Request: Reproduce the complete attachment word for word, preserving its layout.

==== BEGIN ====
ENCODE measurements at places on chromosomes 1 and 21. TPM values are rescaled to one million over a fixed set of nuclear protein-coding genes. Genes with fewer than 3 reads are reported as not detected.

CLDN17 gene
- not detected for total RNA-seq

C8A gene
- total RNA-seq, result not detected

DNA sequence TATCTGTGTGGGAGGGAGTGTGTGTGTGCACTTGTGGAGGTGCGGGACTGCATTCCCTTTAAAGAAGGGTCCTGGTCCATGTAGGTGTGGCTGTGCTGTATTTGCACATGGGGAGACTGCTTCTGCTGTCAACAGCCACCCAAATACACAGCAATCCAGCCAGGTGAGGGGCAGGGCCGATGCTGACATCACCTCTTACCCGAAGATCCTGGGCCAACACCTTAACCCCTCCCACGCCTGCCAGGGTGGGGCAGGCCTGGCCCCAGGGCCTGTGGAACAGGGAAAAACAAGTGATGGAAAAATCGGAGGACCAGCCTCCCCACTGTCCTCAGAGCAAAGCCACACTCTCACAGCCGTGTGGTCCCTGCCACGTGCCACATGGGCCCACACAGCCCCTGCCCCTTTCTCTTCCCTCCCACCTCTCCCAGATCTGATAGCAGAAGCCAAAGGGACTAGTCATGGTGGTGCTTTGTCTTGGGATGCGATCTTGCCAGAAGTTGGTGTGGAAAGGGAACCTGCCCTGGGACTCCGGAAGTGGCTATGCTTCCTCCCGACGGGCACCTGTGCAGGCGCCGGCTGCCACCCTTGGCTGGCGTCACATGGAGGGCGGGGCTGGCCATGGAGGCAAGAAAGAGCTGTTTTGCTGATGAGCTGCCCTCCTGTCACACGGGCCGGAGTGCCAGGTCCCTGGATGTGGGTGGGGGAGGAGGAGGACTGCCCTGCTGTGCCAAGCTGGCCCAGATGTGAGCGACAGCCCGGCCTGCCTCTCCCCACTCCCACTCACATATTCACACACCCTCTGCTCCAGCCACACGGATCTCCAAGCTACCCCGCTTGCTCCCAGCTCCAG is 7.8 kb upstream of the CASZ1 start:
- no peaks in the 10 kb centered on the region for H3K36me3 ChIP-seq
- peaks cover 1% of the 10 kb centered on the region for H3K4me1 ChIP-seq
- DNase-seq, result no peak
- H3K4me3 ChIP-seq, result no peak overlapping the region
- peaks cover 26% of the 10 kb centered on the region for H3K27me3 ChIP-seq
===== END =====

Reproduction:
ENCODE measurements at places on chromosomes 1 and 21. TPM values are rescaled to one million over a fixed set of nuclear protein-coding genes. Genes with fewer than 3 reads are reported as not detected.

CLDN17 gene
- not detected for total RNA-seq

C8A gene
- total RNA-seq, result not detected

DNA sequence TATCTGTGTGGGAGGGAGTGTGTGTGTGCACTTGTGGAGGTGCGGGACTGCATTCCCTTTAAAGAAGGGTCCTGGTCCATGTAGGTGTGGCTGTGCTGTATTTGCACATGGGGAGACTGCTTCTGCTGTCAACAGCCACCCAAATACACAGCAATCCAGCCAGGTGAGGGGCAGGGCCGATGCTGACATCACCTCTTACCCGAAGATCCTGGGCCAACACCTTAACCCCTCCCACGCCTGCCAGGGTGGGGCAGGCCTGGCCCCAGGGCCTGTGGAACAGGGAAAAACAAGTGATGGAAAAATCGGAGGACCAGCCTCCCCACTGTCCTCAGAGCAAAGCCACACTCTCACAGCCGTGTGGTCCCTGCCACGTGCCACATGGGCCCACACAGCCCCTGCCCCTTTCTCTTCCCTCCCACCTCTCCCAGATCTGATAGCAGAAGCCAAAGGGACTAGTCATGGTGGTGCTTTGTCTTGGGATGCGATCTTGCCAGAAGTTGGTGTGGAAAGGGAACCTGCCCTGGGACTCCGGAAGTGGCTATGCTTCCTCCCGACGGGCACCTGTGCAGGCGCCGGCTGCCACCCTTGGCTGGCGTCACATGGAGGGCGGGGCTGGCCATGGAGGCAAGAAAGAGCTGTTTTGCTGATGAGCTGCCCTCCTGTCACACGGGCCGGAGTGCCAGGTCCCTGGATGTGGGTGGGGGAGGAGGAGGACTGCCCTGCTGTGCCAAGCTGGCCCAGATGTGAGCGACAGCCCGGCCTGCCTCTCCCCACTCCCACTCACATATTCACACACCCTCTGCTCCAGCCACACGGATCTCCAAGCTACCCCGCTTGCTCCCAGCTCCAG is 7.8 kb upstream of the CASZ1 start:
- no peaks in the 10 kb centered on the region for H3K36me3 ChIP-seq
- peaks cover 1% of the 10 kb centered on the region for H3K4me1 ChIP-seq
- DNase-seq, result no peak
- H3K4me3 ChIP-seq, result no peak overlapping the region
- peaks cover 26% of the 10 kb centered on the region for H3K27me3 ChIP-seq